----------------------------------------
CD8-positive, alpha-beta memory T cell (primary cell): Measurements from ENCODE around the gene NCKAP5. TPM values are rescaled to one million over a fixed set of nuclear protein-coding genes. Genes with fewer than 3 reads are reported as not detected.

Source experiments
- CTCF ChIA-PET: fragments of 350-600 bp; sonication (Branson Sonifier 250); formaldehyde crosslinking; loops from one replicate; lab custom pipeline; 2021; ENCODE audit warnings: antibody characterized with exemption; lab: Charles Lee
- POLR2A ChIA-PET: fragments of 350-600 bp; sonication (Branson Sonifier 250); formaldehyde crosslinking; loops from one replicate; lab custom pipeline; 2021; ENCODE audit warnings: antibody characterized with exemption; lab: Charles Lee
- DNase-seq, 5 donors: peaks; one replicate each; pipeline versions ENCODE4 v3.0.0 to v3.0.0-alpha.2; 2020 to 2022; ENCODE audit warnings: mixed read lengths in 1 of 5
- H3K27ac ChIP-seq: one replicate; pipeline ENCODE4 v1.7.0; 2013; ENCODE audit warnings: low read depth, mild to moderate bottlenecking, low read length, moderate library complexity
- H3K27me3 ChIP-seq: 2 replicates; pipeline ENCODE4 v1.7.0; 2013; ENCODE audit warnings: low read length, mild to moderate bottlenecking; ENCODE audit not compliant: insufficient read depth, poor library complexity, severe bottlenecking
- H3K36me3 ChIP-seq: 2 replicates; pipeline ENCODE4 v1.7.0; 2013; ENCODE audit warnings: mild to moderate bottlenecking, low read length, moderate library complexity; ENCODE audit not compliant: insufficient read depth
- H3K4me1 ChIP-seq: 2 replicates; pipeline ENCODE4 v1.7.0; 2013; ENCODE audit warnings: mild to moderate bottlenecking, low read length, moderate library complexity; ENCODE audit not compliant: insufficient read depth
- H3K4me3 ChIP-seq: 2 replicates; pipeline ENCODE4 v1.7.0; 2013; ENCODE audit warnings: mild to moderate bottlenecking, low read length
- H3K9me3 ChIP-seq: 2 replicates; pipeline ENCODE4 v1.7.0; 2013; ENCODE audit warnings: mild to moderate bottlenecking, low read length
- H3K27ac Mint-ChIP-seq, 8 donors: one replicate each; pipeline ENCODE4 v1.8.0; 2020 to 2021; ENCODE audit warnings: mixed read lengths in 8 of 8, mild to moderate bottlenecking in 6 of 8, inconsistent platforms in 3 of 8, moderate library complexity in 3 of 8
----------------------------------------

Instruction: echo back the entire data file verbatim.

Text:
CD8-positive, alpha-beta memory T cell (primary cell): Measurements from ENCODE around the gene NCKAP5. TPM values are rescaled to one million over a fixed set of nuclear protein-coding genes. Genes with fewer than 3 reads are reported as not detected.

Source experiments
- CTCF ChIA-PET: fragments of 350-600 bp; sonication (Branson Sonifier 250); formaldehyde crosslinking; loops from one replicate; lab custom pipeline; 2021; ENCODE audit warnings: antibody characterized with exemption; lab: Charles Lee
- POLR2A ChIA-PET: fragments of 350-600 bp; sonication (Branson Sonifier 250); formaldehyde crosslinking; loops from one replicate; lab custom pipeline; 2021; ENCODE audit warnings: antibody characterized with exemption; lab: Charles Lee
- DNase-seq, 5 donors: peaks; one replicate each; pipeline versions ENCODE4 v3.0.0 to v3.0.0-alpha.2; 2020 to 2022; ENCODE audit warnings: mixed read lengths in 1 of 5
- H3K27ac ChIP-seq: one replicate; pipeline ENCODE4 v1.7.0; 2013; ENCODE audit warnings: low read depth, mild to moderate bottlenecking, low read length, moderate library complexity
- H3K27me3 ChIP-seq: 2 replicates; pipeline ENCODE4 v1.7.0; 2013; ENCODE audit warnings: low read length, mild to moderate bottlenecking; ENCODE audit not compliant: insufficient read depth, poor library complexity, severe bottlenecking
- H3K36me3 ChIP-seq: 2 replicates; pipeline ENCODE4 v1.7.0; 2013; ENCODE audit warnings: mild to moderate bottlenecking, low read length, moderate library complexity; ENCODE audit not compliant: insufficient read depth
- H3K4me1 ChIP-seq: 2 replicates; pipeline ENCODE4 v1.7.0; 2013; ENCODE audit warnings: mild to moderate bottlenecking, low read length, moderate library complexity; ENCODE audit not compliant: insufficient read depth
- H3K4me3 ChIP-seq: 2 replicates; pipeline ENCODE4 v1.7.0; 2013; ENCODE audit warnings: mild to moderate bottlenecking, low read length
- H3K9me3 ChIP-seq: 2 replicates; pipeline ENCODE4 v1.7.0; 2013; ENCODE audit warnings: mild to moderate bottlenecking, low read length
- H3K27ac Mint-ChIP-seq, 8 donors: one replicate each; pipeline ENCODE4 v1.8.0; 2020 to 2021; ENCODE audit warnings: mixed read lengths in 8 of 8, mild to moderate bottlenecking in 6 of 8, inconsistent platforms in 3 of 8, moderate library complexity in 3 of 8